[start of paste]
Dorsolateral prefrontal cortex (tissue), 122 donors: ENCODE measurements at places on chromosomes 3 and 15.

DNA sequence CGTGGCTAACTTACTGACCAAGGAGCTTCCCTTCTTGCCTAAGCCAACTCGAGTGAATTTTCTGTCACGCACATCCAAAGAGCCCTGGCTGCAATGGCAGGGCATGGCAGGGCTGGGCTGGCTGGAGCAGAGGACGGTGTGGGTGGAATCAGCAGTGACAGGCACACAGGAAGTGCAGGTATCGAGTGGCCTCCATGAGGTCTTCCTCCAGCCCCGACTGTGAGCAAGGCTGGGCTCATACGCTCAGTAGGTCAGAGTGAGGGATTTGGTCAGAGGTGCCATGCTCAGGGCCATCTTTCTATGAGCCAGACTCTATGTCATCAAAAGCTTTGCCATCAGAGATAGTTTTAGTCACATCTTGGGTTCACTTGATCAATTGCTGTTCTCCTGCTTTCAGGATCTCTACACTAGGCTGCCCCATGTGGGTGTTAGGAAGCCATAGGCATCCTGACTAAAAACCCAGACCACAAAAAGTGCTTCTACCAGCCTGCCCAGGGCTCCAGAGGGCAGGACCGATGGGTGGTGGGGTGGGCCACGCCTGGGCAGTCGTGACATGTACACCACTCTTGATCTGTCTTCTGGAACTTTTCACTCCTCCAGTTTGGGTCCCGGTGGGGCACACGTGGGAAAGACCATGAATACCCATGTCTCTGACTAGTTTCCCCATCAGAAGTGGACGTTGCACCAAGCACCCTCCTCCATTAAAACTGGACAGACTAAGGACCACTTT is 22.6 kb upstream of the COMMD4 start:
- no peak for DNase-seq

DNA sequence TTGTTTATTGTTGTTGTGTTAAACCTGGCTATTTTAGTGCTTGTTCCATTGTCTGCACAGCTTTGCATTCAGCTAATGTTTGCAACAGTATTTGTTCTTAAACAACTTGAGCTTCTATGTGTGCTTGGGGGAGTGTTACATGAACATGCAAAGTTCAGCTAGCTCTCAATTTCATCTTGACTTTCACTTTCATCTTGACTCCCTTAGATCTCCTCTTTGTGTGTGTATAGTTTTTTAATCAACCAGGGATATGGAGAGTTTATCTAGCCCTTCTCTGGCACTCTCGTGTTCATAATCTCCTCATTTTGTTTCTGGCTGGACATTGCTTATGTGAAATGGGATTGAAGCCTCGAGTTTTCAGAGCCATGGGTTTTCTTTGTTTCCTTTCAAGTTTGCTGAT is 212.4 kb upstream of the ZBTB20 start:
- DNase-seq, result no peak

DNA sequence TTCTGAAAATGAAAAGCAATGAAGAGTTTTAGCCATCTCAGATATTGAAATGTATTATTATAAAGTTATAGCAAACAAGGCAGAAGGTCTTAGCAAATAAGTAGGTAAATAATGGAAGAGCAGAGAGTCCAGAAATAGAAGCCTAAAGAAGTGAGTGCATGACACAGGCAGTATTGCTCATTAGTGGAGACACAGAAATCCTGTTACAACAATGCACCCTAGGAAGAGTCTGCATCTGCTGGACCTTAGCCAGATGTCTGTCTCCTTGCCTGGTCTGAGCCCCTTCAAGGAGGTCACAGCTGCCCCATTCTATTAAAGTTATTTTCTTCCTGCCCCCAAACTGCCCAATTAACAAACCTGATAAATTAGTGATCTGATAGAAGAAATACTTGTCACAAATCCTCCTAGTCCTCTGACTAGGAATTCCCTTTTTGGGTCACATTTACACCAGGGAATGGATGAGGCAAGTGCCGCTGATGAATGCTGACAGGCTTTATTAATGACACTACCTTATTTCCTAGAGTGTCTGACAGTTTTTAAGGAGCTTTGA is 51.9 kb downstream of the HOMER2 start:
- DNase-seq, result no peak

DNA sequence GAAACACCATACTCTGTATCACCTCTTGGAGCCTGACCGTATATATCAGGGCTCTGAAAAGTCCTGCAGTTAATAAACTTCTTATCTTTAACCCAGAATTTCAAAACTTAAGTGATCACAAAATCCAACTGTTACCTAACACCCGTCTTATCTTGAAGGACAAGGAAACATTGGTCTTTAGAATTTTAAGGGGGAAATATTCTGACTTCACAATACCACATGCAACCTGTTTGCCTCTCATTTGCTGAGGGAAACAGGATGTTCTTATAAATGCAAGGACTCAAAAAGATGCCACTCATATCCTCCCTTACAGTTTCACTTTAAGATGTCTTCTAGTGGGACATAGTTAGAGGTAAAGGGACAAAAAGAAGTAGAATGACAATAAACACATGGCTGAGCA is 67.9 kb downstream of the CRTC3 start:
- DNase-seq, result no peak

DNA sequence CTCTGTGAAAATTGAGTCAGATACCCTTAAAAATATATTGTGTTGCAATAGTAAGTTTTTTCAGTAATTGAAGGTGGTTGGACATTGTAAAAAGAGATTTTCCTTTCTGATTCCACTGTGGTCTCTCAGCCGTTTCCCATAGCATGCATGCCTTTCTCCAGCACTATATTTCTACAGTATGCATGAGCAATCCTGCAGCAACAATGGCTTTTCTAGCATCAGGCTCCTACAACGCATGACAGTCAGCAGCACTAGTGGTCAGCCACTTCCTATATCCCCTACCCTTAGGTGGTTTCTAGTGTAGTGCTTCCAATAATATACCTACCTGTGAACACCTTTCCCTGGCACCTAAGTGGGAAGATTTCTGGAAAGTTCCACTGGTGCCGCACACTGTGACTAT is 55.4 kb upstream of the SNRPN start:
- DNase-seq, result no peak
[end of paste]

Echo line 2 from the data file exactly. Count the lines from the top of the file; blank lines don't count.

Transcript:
DNA sequence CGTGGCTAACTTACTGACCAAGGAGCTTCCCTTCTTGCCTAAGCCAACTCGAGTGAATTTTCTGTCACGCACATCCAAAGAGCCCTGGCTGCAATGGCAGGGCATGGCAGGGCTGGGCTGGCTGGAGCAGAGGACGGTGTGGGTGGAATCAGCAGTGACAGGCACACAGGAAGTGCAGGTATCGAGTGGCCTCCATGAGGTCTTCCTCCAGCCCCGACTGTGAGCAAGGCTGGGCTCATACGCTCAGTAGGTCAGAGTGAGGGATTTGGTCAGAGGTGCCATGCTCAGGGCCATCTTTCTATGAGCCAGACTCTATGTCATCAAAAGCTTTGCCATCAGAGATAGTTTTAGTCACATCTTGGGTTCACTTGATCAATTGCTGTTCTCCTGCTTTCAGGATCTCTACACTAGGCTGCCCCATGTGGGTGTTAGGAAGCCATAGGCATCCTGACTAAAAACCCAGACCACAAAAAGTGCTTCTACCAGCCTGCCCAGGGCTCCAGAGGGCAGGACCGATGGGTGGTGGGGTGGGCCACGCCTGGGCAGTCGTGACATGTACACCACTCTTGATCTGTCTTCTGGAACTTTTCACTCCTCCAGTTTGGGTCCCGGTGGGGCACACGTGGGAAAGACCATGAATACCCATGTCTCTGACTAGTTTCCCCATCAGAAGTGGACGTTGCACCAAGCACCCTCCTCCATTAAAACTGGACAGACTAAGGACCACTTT is 22.6 kb upstream of the COMMD4 start: